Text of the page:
Protocol Driven Health Care, which creates such self-care Web sites as MyAllergy.com and MyAsthma.com, also provides a password-protected means for consumers to modify, update, and view personal information. Those sites are reacting to privacy issues, but other pharma sites appear less concerned, especially those masquerading as unbiased disease- state portals that are actually custom-developed by pharma marketing teams.
Other major pharma companies are, either directly or through third parties, developing free Web sites for physicians. Those sites are designed to reduce costs of care, simplify patient–provider communication, and, of course, help pharma marketers get closer to the point of care. Marketers need to be sensitive to how much they participate in the communication between doctors and their patients.
Last year, when the Washington Post exposed a database marketing company for "surreptitiously tracking computer users across the Internet on behalf of pharmaceutical companies," the marketer and its clients—including 11 pharma companies—garnered negative press and the threat of lawsuits. By using cookies, the company recorded consumers’ activities while they surfed the Web sites of 11 pharmaceutical clients. The company said it did not collect individuals’ names but was able to predict basic demographic information about Web site visitors and the content they visited or downloaded.
This summer, many expect the introduction of the first US privacy law providing FTC sanctions and requiring companies to ask consumers if they want inclusion in a marketing database. However, meeting US legal requirements is not the same as creating an effective global policy. The European Union, for example, bans the transfer of personal information about European citizens to third-party vendors in countries that lack "adequate" privacy protections.
In response to the broad ethical implications of the privacy debate, three prominent Internet health groups are setting standards for healthcare companies. Internet Healthcare Coalition (IHC), Health Internet Ethics, and Health on the Net all have their own general, albeit sometimes vague, principles.
For example, IHC’s e-health code of ethics calls for companies to educate users about the limitations of online healthcare. Hi-Ethics, an affiliation of such top health sites as AOL, Medscape, and InteliHealth, recently developed a standards program to make it easier for consumers to protect personal details they submit to health sites. Its "seal program" is being certified through TRUSTe, a nonprofit organization that monitors compliance with voluntary privacy standards.
Last December, FTC Commissioner Orson Swindle asked if companies were doing enough to address the issues surrounding online privacy. At the eHealthcareWorld conference in New York, Swindle urged the industry to self-police or risk government intervention.
Pharma companies should participate in conversations with watchdog organizations to understand their guidelines and reduce the inevitable public relations damage associated with violating them. By appeasing consumer fears and gaining the trust of third-party groups, pharma companies may find individuals more receptive to revealing private information. Consumers want timely and relevant information about products, and they are more likely to volunteer personal data if they have assurances that the information will be used respectfully.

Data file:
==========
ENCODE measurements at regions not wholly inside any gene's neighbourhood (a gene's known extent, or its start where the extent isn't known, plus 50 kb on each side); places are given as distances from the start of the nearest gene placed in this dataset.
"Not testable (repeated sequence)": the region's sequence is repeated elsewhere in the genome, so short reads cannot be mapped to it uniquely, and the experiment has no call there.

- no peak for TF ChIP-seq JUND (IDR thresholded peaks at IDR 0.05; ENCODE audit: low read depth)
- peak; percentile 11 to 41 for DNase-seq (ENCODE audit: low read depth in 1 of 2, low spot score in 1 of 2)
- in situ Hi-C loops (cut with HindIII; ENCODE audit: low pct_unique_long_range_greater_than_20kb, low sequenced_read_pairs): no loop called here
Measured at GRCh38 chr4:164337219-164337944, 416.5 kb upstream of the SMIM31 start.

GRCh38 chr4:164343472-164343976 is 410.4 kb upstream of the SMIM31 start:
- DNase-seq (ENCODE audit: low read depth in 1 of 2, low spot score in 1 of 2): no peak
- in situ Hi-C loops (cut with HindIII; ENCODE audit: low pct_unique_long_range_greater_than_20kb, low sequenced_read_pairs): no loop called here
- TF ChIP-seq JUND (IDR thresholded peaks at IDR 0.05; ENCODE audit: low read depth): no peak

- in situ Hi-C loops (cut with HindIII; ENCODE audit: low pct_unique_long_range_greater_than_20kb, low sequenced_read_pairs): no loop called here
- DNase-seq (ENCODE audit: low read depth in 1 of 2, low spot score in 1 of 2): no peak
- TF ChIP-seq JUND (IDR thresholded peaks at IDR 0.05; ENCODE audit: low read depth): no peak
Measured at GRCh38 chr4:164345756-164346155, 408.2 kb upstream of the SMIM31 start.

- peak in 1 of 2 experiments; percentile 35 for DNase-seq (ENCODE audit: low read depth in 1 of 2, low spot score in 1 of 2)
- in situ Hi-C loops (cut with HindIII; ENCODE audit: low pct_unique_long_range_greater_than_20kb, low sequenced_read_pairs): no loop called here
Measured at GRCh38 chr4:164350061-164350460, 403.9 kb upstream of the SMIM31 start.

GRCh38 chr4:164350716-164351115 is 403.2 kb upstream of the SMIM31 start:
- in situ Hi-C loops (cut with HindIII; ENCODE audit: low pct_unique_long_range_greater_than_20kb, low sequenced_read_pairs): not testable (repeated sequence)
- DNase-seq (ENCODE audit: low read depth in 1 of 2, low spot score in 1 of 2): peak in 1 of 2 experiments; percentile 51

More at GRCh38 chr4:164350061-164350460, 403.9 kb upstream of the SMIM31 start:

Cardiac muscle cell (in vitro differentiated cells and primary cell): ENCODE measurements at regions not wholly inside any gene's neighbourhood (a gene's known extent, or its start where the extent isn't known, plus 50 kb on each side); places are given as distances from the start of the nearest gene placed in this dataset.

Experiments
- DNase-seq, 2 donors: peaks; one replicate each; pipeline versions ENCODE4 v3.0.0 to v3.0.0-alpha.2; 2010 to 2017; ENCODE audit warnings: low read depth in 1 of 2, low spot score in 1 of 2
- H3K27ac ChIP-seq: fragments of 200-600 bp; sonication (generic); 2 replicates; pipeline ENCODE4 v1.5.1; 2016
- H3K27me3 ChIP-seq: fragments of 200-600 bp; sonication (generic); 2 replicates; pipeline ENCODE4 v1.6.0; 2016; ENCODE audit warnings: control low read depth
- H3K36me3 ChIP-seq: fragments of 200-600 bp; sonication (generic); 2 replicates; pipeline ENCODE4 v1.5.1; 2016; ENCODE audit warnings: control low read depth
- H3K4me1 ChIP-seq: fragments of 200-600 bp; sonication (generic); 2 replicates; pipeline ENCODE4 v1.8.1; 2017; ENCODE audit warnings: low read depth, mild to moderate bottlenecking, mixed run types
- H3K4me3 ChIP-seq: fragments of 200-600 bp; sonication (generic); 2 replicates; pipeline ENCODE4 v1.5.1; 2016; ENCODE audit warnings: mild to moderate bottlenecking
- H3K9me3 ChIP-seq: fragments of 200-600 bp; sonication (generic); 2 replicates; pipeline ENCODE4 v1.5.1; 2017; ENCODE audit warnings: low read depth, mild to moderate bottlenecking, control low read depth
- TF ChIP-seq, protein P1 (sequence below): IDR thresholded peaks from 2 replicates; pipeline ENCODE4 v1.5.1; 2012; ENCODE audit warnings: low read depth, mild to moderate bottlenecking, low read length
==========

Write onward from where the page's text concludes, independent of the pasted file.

Nearly every privacy guideline or requirement has a provision calling for the security of private data. Promoting privacy requires companies to maintain security measures such as strong authentication for all users, multilayer security perimeters, and intrusion detection. Those measures should exist not only within the enterprise but also among pharmaceutical companies and the third parties with which they share data, such as clinical trial companies, e-detailing organizations, and online disease-state-management companies.
For example, a pharma company marketing an anxiety-reducing agent offered a free information packet to those willing to provide their names and addresses. For a short period, those records were visible to individuals on the brand team, to the Web site’s development organization, to the literature fulfillment house, and to any hacker who could bypass a simple password screen. A periodic network risk assessment would prevent that.
According to Forrester’s privacy report, most executives believe they are addressing privacy concerns simply by displaying their privacy policies. But only 20 percent encrypt data and a mere 10 percent conduct internal audits. Companies need to increase network security standards and create "audit trails" that capture and document who sees information and how and when it’s used.
Just as each pharma company has its own way of interpreting FDA procedures, each has a unique perspective on handling privacy issues. Nevertheless, all pharma companies need to construct effective policies now—not next year.
Once they develop and promote privacy and security policies, companies need to train all employees, from medical affairs to marketing, in their implementation. An effective way to accomplish that is through brief, Internet-based e-learning. Courses that expedite awareness of security and privacy issues demonstrate to consumers and their lawyers that the company takes privacy seriously.
Consumers want the proprietary information pharma companies have about products, diseases, and treatments, but they don’t trust companies to place their needs first. Consumers will continue to have privacy anxiety until they are assured that companies are exercising legal, ethical, and respectful marketing practices. In fact, the pharma companies that demonstrate they are worthy of consumer trust will have a distinct competitive advantage as people expand their reliance on the Internet for health management.
How Digital Medicine Can Pinpoint Dosing Regimens to Optimize Drug Efficacy and Safety